In Judge Scheindlin’s decision, which was decided on August 12, 2013, she found that the City of New York was liable for violating the Fourth and Fourteenth Amendment rights of the plaintiffs because of the way that the NYPD had conducted stops and frisks over the past decade. In a similar case, the Lion v. City of New York that Judge Scheindlin decided in January 2013, Scheindlin found that the plaintiffs there could be certified as a class of people representing those who had been stopped outside buildings participating in Trespass Affidavit Program (“TAP”) in the Bronx.  Accordingly, they were entitled to preliminary injunctive relief based on violations of their 14th Amendment rights.

Scheindlin, in her August 16, 2013 opinion, combined the Floyd case and the Ligon case together because the remedies recommended in both cases were the same and both should be reviewed together.

Because of the Constitutional violations found in both the Floyd and Ligon cases, Judge Scheindlin is requiring that the NYPD reform the city’s practices and policies related to their stop and frisk program to conform to the requirements of the United States Constitution.

Judge Scheindlin stated in her opinion that she would be appointing Peter L. Zimroth to be an independent Monitor and to oversee the reform process of the police department and to make sure that the police were in compliance with the constitution. Judge Scheindlin outlined the four steps that would need to be followed by Zimroth, the federal Monitor, and the NYPD in order to achieve the prescribed reforms that Scheindlin believes the NYPD needs to make:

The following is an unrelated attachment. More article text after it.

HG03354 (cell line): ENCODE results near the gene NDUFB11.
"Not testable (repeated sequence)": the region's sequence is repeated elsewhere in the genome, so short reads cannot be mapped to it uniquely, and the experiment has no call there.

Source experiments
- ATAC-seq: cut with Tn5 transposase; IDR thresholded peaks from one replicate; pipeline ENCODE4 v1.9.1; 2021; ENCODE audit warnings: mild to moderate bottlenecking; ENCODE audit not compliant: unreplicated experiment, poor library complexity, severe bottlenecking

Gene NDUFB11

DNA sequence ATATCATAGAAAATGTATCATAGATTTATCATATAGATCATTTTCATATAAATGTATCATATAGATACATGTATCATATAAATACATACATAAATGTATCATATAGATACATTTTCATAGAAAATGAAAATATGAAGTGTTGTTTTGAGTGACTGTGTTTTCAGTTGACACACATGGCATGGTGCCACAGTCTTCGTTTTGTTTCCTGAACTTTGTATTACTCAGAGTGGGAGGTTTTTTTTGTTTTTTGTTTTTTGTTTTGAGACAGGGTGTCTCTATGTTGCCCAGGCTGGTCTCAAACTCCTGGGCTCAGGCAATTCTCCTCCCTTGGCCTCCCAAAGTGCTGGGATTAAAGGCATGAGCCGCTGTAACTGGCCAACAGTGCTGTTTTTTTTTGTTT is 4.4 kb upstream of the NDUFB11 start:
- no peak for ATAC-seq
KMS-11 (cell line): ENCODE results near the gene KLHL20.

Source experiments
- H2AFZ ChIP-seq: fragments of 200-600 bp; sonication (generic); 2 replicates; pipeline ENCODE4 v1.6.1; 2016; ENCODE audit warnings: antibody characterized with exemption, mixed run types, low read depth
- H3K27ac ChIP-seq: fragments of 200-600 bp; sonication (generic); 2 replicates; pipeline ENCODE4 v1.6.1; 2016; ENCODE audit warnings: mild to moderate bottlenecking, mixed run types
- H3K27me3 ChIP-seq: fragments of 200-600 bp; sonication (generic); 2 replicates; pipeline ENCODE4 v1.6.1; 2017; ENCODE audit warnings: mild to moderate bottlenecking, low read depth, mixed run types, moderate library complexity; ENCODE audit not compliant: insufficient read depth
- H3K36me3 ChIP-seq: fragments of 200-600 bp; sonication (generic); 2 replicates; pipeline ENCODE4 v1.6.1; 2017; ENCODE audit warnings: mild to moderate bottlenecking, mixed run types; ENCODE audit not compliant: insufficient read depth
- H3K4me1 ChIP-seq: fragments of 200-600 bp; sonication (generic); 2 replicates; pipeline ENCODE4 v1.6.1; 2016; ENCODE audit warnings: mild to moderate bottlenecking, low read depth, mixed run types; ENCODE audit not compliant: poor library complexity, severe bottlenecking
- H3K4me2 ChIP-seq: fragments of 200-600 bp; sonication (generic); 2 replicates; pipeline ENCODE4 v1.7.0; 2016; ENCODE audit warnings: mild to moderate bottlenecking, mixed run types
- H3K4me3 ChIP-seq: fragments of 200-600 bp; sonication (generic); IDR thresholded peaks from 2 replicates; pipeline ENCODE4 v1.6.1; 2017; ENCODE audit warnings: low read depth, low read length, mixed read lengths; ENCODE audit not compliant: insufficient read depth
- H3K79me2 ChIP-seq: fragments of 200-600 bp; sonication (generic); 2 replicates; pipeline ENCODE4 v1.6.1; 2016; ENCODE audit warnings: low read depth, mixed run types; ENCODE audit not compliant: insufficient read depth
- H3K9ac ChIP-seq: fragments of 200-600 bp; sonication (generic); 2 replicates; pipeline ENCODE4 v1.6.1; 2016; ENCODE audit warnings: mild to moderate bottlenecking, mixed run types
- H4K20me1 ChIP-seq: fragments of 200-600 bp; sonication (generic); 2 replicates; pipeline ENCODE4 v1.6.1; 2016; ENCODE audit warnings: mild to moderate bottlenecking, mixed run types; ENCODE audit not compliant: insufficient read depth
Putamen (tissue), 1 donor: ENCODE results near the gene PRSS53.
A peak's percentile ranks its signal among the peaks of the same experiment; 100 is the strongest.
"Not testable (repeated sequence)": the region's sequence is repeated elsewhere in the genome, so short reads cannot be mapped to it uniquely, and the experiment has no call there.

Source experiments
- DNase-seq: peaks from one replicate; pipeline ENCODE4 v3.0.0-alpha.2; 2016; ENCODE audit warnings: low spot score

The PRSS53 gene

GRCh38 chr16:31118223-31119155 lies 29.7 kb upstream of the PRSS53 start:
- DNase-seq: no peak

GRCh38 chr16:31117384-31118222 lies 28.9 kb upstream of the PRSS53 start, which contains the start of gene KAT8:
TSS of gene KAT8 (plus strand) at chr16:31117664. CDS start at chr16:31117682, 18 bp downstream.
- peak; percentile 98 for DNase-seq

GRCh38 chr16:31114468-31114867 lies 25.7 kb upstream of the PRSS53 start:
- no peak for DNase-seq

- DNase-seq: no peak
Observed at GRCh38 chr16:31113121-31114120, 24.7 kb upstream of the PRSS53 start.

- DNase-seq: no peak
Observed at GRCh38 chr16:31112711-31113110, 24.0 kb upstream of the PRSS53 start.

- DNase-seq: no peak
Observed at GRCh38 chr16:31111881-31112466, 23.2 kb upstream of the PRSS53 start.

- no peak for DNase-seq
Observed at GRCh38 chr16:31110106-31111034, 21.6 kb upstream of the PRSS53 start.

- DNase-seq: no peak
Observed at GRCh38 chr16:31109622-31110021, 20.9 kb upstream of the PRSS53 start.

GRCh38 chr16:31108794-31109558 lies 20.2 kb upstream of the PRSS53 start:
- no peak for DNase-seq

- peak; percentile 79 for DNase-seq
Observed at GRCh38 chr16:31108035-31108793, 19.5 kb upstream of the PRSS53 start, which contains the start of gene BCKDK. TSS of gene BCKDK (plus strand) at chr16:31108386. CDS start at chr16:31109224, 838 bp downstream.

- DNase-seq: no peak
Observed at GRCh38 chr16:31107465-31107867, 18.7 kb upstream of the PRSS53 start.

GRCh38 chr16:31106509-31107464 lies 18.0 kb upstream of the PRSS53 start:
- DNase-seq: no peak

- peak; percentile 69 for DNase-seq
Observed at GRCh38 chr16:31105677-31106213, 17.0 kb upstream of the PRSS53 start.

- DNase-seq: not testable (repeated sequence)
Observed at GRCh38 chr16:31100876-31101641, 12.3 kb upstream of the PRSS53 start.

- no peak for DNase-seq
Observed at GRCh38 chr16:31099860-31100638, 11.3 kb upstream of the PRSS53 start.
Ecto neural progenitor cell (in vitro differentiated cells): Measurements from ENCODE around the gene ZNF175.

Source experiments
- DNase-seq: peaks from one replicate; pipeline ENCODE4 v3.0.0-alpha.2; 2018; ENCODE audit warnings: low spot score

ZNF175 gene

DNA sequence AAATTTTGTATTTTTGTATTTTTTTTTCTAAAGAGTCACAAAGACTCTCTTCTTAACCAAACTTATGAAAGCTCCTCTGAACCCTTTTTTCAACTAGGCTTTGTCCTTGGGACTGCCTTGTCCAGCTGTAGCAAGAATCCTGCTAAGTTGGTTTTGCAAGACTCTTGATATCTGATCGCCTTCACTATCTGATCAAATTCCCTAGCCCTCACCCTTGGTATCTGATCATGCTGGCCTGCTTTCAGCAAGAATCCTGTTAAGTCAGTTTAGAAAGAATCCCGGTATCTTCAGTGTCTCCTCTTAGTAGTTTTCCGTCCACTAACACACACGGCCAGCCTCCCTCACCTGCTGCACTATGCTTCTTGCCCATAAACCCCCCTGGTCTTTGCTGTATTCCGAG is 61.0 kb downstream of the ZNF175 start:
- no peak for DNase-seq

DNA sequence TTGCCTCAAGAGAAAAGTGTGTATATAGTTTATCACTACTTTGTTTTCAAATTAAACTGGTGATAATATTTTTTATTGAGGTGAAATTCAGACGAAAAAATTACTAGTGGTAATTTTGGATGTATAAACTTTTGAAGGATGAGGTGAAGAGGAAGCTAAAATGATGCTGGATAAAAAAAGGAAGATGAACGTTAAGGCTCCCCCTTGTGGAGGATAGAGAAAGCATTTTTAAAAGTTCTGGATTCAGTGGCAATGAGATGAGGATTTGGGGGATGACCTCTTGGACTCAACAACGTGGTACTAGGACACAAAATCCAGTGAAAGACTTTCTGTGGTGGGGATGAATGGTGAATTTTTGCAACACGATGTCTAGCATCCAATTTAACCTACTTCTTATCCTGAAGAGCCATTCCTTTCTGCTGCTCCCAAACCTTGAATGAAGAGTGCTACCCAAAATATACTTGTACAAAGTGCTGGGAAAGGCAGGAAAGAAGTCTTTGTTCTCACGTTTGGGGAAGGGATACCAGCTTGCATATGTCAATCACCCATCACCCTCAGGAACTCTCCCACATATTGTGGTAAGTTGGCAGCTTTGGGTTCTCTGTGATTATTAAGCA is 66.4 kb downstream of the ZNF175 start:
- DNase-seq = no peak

The Outline for Reform:

First, the NYPD should revise its policies and training regarding stop and frisk to adhere to constitutional standards as well as New York state law.

Second, the NYPD should revise its policies and training regarding racial profiling to make clear that targeting “the right people” for stops is a form of racial profiling and violates the Constitution.